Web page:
Since vīrus in antiquity denoted something uncountable, it was a mass noun. Mass nouns pluralize only under special circumstances, hence the non-existence of plural forms in the texts.[15]

In Neo-Latin, a plural form is necessary in order to express the modern concept of ‘viruses’, which leads to the following declension:[16][17][18]

vīrus, vīrī
poison, venom, virus n.
Singular Plural
Nominative vīrus vīra
Genitive vīrī[i] vīrōrum
Dative vīrō vīrīs
  1. ^ antique, heteroclitic: vīrus

Third declension (i and consonant stems)Edit

The third declension is the largest group of nouns. The nominative singular of these nouns may end in -a,-e, , , -y, -c, -l, -n, -r, -s, -t, or -x. This group of nouns includes masculine, neuter, and feminine nouns. Examples are flūmen, flūminis n. ('river'), flōs, flōris m. ('flower'), and pāx, pācis f. ('peace'). Each noun has the ending -is as a suffix attached to the root of the noun in the genitive singular form. Masculine, feminine and neuter nouns each have their own special nominative singular endings. For instance, many masculine nouns end in -or (amor, amōris, 'love'). Many feminine nouns end in -īx (phoenīx, phoenīcis, 'phoenix'), and many neuter nouns end in -us with an r stem in the oblique cases (onus, oneris 'burden'; tempus, temporis 'time').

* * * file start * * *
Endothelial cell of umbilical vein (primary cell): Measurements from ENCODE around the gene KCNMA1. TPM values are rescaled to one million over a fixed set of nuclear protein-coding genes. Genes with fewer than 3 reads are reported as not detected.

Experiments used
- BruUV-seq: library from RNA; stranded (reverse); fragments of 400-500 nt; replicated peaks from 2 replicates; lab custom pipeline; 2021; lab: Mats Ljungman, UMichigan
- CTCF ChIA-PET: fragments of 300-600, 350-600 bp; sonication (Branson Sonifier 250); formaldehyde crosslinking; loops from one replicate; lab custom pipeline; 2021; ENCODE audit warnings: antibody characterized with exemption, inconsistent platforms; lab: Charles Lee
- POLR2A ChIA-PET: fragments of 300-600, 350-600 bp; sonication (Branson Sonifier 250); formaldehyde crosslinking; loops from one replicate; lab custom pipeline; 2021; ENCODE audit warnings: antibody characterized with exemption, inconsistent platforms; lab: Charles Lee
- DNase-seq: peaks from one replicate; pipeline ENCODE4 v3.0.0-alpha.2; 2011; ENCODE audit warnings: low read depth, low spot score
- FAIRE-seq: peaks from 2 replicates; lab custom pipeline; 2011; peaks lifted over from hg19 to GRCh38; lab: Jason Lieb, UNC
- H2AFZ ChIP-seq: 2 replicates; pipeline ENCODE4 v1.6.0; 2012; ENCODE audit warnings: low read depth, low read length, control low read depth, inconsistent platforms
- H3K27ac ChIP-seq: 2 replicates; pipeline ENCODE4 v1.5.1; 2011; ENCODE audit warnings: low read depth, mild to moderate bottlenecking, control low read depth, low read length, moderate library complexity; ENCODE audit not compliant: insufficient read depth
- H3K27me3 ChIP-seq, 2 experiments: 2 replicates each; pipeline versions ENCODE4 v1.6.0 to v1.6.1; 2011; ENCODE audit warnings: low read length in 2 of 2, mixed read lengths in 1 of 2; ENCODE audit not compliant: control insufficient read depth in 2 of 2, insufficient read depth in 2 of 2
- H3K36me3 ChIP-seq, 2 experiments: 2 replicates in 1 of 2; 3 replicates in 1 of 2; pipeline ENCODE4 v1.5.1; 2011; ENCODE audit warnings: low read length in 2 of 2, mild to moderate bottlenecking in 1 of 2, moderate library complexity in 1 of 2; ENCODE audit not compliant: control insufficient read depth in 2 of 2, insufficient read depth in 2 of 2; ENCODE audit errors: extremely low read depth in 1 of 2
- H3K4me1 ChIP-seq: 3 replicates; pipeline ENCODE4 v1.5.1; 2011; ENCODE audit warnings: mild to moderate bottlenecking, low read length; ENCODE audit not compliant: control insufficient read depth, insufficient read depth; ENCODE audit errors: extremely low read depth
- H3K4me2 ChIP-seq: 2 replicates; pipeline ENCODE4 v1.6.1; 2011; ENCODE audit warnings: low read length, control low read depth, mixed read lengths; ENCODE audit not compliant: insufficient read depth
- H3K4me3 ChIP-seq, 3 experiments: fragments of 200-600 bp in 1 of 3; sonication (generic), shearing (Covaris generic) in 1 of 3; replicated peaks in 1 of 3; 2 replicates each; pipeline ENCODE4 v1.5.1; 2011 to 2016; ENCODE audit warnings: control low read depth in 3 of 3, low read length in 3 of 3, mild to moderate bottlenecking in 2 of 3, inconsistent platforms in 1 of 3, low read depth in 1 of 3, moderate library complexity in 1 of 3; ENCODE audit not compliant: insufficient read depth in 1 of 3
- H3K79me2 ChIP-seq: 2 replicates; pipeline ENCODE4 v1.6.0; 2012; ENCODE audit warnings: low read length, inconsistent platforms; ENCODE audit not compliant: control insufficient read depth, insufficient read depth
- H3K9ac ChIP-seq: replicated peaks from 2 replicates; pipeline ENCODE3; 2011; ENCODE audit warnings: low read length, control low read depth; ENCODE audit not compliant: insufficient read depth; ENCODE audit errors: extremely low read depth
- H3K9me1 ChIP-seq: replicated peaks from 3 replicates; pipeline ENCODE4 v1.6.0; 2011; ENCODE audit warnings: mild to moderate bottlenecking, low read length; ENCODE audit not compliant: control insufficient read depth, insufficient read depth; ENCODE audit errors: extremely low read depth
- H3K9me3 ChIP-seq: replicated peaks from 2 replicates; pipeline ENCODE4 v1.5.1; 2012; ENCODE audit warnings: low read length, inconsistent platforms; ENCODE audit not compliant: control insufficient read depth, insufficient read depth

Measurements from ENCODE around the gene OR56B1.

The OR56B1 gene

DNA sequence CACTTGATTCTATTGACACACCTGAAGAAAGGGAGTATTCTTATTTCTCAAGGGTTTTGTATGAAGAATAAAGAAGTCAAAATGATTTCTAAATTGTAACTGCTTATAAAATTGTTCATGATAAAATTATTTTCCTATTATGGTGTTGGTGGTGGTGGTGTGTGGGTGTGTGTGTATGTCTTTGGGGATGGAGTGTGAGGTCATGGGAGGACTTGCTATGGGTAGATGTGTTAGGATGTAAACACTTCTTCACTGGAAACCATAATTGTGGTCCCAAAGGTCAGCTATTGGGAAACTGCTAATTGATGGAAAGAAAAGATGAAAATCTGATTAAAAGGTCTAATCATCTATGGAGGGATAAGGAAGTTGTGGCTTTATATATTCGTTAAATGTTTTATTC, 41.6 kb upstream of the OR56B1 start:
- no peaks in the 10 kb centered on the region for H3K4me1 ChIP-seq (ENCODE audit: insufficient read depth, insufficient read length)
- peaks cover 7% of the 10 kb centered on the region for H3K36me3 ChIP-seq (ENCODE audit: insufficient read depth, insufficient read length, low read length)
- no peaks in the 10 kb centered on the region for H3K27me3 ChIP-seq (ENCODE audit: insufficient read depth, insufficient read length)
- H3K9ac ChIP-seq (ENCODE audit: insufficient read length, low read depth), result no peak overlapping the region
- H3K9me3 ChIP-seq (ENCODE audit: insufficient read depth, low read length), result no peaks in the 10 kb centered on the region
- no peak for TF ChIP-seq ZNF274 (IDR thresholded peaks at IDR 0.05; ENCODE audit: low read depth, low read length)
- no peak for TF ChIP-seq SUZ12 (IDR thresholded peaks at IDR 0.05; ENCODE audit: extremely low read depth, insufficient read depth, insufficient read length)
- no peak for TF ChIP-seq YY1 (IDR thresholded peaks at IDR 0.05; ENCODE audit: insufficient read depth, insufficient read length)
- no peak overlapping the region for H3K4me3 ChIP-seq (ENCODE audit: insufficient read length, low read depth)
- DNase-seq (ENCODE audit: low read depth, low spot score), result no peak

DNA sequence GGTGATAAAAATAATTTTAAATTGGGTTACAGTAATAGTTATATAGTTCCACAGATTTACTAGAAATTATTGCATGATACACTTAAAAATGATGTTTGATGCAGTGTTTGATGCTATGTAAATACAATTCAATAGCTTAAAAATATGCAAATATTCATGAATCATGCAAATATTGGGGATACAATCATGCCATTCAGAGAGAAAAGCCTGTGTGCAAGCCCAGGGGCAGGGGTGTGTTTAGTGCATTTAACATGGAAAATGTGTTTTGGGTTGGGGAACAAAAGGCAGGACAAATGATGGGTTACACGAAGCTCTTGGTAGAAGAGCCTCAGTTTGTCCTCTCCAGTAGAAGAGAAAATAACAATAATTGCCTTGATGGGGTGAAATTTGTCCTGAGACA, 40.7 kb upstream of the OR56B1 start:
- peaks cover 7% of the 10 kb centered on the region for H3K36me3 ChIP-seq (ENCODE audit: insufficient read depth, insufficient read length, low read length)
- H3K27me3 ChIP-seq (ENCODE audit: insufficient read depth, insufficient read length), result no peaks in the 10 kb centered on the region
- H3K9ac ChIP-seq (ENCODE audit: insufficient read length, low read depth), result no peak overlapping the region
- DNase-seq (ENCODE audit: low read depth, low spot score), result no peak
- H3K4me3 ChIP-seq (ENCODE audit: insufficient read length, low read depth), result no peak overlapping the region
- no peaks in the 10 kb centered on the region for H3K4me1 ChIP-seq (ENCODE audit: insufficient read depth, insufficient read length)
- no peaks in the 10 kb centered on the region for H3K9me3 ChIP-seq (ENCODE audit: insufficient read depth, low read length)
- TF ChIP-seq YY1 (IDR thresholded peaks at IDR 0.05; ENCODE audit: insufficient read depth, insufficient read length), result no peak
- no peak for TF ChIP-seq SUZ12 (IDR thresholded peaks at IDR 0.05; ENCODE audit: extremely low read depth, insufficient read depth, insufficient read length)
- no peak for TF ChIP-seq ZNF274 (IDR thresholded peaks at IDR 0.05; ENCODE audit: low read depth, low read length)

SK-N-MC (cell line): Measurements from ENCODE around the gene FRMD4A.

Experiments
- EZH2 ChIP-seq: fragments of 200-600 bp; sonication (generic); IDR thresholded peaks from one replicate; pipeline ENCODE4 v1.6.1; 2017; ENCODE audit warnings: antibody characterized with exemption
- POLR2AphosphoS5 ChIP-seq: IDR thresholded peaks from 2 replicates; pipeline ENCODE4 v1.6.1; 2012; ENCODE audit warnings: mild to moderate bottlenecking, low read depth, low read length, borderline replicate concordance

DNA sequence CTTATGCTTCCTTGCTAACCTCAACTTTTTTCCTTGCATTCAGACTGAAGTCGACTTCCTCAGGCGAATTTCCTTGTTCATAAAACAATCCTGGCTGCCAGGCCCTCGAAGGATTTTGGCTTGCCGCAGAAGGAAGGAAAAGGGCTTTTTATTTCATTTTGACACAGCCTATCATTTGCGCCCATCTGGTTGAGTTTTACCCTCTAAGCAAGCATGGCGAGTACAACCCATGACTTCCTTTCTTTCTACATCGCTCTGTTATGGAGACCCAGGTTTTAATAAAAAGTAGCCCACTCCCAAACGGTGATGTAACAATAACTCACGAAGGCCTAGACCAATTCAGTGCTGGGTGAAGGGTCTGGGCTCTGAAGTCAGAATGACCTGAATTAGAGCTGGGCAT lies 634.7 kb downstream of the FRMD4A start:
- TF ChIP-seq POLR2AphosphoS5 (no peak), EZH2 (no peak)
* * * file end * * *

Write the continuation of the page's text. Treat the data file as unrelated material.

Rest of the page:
Third declension paradigm
(i and consonant stems)
Masculine &
Singular Plural Singular Plural
Nominative -ēs -a
Accusative -em
Genitive -is -um -is -um
Dative -ibus -ibus
Ablative -e -e
dux, ducis
leader m.
virtūs, virtūtis
virtue f.
nōmen, nōminis
name n.
Singular Plural Singular Plural Singular Plural